“Without continual growth and progress, such words as improvement, achievement, and success have no meaning.”
Last night I attended a launch party for the first book to be released from the Bush Institute, which is the non-for-profit that President George W. Bush started after leaving office. The launch was held at the Canadian Consulate in Manhattan, so I felt right at home. The book, for those of you who haven’t read the news clippings, is called, “The 4% Solution: How Can America Regain Its Economic Strength?”
In the Chart of the Day, we show real year-over-year GDP growth going back to 1945. The moral of the story is that four percent GDP growth is no small task. Since World War II, the average year-over-year GDP growth in the U.S. has been right around 3%. Over the last decade, of course, it has been significantly lower.
In the forward to the book, the former President Bush makes no bones about the fact that growth began to slow under his tenure. In fact, he writes:
“While the causes of the 2008 crisis will be debated by scholars for decades to come, we can all agree that excessive risk taking by financial institutions, irresponsible decisions by lenders and borrowers and market-distorting policies all played a role. The question now is which policies should we adopt to fix the problems, speed the recovery, and lay the foundation for another long, steady recovery.”
Obviously, it is a worthy question, especially in the short term as we wake up to even more incremental data points that growth is and will slow both in the U.S. and globally. Some of these include:
1. Company specific reports – I’d like to include Apple in this since the company “disappointed” the consensus estimates of the Old Wall, but the reality is that Apple still sold 26 million iPhones (good for 28% year-over-year growth) and iPad sales grew more than 80% year-over-year. In aggregate, though, corporate earnings, especially on the top line where it matters, have been validating a slowing global economy.
2. European yields – Over the past couple of weeks, European sovereign debt yields in the periphery have gone to new highs. Specifically, Spanish 10-year yields, even if marginally off their highs of the morning, are north of the 7.5% line. The implication of this signal is that European governments need to do two things, both of which will slow growth in the short term, cut more spending and likely add more debt to their balance sheets to stay solvent.
3. Consumer confidence – The global economy is driven by consumer spending. The latest negative data point comes from South Korea. This morning South Korean consumer confidence fell to the lowest level in five months. Unless consumers globally have confidence, they won’t spend and economic growth will remain anemic.
Despite the global economic malaise that is being reinforced every morning, President Obama’s re-election chances remain relatively positive. In fact, a NBC News / Wall Street Journal poll out this morning shows that President Obama holds a 10-point lead on the question: who would make a better Commander in Chief? At the same point four years ago, a Pew poll showed that McCain led Obama on the same question by 15 points.
This perspective is confirmed by our Hedgeye Election Indicator that shows Obama’s re-election chances are at 57%. This corresponds with the Presidential predictive market at InTrade that shows a similar reading with Obama having a 57.3% re-election probability. So, what does Romney have to do to narrow this race? According to the partisan crowd last night, he has to move the discussion away from Bain Capital, focus entirely on the economy, and introduce a differentiated economic plan to get the U.S. economy back on a growth trajectory.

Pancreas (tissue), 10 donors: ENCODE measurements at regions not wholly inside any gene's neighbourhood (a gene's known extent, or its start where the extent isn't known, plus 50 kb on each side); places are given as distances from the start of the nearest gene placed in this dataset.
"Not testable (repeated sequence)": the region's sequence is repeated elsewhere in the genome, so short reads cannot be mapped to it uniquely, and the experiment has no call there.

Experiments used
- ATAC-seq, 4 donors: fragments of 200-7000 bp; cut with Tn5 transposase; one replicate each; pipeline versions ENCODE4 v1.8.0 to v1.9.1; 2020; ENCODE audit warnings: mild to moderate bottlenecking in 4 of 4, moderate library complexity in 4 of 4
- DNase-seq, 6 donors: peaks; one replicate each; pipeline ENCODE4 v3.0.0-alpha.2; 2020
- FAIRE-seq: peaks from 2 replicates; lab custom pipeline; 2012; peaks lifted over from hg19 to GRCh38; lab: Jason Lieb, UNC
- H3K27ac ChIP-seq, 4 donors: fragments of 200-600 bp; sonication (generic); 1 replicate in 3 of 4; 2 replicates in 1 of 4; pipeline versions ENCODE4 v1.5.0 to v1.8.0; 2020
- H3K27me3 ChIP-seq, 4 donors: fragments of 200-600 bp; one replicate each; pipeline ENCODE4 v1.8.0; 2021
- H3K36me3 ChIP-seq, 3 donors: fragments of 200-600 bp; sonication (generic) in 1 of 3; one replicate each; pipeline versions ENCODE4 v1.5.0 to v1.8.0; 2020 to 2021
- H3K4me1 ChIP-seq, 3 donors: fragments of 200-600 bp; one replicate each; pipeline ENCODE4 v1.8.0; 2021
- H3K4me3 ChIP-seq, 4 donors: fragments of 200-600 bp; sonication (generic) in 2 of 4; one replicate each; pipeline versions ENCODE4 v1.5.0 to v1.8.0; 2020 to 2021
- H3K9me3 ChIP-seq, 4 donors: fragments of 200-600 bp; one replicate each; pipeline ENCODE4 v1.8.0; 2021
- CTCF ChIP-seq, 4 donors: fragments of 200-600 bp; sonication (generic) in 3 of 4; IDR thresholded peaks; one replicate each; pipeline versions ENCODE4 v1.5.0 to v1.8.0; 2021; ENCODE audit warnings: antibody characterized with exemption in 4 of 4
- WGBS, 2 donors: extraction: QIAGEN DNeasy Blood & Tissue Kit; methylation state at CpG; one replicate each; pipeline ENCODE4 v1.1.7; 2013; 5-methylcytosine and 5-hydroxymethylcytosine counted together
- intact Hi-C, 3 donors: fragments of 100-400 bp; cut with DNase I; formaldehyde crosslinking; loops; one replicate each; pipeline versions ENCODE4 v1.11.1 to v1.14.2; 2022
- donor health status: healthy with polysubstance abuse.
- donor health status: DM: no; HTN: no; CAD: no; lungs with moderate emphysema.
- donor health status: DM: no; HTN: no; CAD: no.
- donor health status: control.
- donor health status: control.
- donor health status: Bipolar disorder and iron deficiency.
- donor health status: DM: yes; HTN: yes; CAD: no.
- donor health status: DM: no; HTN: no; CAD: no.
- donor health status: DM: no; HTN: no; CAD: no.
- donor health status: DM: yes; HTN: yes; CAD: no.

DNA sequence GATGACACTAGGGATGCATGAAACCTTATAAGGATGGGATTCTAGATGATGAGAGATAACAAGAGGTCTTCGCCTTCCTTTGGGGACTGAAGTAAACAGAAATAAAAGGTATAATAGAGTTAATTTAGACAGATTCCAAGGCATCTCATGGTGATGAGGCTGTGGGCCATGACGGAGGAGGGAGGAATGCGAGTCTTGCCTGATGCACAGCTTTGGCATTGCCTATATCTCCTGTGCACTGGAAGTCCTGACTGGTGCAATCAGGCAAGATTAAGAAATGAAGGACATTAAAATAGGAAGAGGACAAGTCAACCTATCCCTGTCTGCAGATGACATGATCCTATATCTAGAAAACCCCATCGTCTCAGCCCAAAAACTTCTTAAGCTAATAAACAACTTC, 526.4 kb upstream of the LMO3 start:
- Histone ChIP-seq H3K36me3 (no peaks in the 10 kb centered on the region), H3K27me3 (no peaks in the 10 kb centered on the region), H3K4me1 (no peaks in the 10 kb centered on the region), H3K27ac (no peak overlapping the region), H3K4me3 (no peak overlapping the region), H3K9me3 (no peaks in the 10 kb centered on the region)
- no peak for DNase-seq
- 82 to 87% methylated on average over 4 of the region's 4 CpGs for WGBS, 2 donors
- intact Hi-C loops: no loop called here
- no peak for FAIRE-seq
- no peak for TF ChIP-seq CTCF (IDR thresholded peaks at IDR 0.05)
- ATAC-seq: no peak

A consensus view of many of the economists last night, albeit they were more conservative leaning, is that economic policy will fail if it is thought of as a welfare policy. On some level, it is hard not to disagree with this point. While we harp on it daily, relying on government to be the solution is, in fact, the problem. To wit, I received a morning note today from a friend that runs a large institutional trading firm. His note led off by saying that European markets and U.S. futures are “holding on” in hopes of government / central bank action. How sad is that?
I’ll answer my own question: it is very sad. Nonetheless, we have to play the game in front of us. So for those of you who are looking for a government related catalyst of one kind or another, there are few dates to keep in mind:
- Aug 1st – Federal Reserve meetings in the U.S.;
- Aug 23rd – 25th – The annual central bankers confab in Jackson Hole; and/or
- September 13th – Federal Reserve meets again.
You want catalysts? We got catalysts!
Unfortunately, government induced catalysts don’t do much for inducing real and sustainable growth, even if they do at times arrest economic gravity. Although according to some recent analysis from our own Josh Steiner, even that point is questionable.
The most recent round of short selling bans in Europe made Josh look back at the last times governments intervened in the free markets to ban short selling. On August 8th, 2011, France, Italy, Spain, and Belgium banned short selling. The Euro Stoxx Bank Index went on to lose 21% over the next month. Even more noteworthy was the SEC short selling ban on September 8th, 2008 of the financial sector, which led to subsequent 76% decline in financials over the next six months.
So, what’s my plan for growth? For the central banks and central planning governments to do one thing: stop.
Our immediate-term support and resistance risk ranges for Gold, Oil (Brent), US Dollar, EUR/USD, and the SP500 are now $1, $99.45-103.98, $83.36-84.17, $1.20-1.22, and 1,
Best of luck out there today,
Daryl G. Jones
Director of Research